Twenty-odd years ago, Bogosian directed a spotlight onto a dark corner of the media landscape with his portrait of narcissistic, misanthropic talk-radio host Barry Champlain. From his perch at Cleveland’s WTLK all-talk station, Barry lambastes and encourages a lunatic parade of American voices, who detail their racial obsessions, relationship problems and lingering suspicions about garbage disposals. Since the play’s initial Off Broadway run, talk radio’s profile and craziness quotient have risen considerably. Next to Glenn Beck or satellite-based knuckleheads Opie and Anthony, Barry now looks relatively humane, at least occasionally interested in making a connection with his listeners, even out to teach them something. How does Bogosian’s play hold up in the Breitbart-dominated world of 2010?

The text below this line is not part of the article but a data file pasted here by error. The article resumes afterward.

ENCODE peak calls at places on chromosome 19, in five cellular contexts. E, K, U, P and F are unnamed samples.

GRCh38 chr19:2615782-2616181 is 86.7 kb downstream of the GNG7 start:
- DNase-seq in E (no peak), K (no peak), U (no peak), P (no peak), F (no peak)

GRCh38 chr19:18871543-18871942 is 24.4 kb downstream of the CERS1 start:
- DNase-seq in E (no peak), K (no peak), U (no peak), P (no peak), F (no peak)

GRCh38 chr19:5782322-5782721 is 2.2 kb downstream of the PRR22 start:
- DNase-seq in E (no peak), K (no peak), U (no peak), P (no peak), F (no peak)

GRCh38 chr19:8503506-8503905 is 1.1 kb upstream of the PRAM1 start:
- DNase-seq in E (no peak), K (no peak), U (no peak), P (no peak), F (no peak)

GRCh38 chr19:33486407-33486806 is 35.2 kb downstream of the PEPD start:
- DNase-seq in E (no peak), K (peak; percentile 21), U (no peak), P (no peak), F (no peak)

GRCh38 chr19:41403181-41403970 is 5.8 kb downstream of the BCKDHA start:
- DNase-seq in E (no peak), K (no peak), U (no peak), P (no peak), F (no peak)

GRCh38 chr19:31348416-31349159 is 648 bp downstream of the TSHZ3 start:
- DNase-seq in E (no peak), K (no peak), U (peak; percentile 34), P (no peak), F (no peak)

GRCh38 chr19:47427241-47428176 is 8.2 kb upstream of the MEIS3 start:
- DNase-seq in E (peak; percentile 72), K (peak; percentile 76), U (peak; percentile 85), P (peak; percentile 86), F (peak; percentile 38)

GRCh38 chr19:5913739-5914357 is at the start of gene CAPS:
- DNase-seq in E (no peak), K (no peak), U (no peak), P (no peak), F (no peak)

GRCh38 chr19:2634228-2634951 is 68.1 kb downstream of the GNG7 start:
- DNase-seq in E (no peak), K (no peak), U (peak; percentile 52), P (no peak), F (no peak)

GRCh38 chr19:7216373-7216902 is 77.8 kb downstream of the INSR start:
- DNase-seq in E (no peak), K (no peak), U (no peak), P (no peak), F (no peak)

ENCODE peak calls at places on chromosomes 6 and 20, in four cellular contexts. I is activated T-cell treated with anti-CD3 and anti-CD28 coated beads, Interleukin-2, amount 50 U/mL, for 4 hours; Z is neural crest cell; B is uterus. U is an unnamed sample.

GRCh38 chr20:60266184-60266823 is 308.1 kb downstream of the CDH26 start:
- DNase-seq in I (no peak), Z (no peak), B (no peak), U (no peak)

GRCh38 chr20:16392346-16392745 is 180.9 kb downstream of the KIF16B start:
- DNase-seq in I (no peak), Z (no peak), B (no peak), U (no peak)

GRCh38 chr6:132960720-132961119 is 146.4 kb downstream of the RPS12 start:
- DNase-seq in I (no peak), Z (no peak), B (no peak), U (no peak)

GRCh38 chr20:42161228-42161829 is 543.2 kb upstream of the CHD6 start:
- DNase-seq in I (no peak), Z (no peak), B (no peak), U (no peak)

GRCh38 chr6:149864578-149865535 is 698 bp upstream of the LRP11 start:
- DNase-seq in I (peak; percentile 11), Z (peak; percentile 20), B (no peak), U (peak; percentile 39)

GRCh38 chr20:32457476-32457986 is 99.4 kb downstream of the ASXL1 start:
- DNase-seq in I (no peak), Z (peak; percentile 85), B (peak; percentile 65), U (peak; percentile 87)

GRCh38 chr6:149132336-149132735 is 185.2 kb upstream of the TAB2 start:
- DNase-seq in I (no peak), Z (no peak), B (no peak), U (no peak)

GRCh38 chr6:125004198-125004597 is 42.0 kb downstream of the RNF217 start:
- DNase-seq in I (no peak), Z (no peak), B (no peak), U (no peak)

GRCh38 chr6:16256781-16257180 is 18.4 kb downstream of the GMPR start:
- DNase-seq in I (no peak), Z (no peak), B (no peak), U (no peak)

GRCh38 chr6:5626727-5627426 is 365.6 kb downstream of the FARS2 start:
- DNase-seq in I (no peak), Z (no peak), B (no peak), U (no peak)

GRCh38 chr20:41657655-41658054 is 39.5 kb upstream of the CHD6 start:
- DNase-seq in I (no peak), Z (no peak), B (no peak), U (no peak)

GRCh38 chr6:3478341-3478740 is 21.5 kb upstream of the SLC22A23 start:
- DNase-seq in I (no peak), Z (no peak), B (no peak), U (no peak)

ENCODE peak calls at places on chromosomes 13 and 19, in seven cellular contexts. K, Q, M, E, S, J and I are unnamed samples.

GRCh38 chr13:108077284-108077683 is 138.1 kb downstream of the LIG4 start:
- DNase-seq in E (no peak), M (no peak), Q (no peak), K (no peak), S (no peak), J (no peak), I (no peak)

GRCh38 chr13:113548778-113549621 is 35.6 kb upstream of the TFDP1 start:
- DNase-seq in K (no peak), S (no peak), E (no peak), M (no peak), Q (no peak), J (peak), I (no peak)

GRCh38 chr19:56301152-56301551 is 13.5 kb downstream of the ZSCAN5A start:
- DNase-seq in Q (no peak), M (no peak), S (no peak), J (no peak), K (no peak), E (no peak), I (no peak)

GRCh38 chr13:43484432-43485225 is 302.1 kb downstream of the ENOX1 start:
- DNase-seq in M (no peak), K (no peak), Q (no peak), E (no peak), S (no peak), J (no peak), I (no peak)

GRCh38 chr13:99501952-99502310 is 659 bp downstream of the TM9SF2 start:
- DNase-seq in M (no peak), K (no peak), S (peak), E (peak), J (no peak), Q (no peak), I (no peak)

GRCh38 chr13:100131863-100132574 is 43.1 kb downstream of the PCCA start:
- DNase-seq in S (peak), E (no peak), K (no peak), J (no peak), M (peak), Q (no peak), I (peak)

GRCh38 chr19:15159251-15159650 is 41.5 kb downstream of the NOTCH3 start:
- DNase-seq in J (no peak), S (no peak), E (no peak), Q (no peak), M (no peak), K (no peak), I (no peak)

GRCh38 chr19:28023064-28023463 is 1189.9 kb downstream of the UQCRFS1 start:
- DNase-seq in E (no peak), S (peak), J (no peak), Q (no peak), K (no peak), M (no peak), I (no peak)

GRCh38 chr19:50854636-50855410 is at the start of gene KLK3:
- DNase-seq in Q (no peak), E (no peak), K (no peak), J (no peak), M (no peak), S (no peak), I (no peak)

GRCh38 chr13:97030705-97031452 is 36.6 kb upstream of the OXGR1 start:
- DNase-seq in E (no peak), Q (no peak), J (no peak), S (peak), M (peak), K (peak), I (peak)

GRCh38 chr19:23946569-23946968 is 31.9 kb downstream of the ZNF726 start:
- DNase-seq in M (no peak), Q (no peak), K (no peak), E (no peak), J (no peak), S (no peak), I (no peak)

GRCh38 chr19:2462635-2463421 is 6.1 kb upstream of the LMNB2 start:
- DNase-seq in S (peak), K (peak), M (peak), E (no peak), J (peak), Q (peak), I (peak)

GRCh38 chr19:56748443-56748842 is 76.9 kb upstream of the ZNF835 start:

The piece has always been as much a performer’s showcase as a social commentary, driven initially by Bogosian’s own hypnotic charisma. A recent revival starring Liev Schreiber demonstrated that another, suitably intense actor could take on Barry’s mantle. While Randall does a creditable job here as the radio host, he’s no Bogosian or Schreiber—who could expect him to be? Through its two hours, the play often approaches sheer monologue, and Randall delivers it with adept pacing, often nailing the host’s toxic combination of self-regard and prurience. But Talk Radio, it turns out, is unforgiving: Without a full-fledged dynamo at its center, the repetitive weirdness of Barry’s callers and the basic lack of a plot come to the fore. The evening ends up uncomfortably close to a real radio show, with flashes of strange beauty punctuating the general tedium.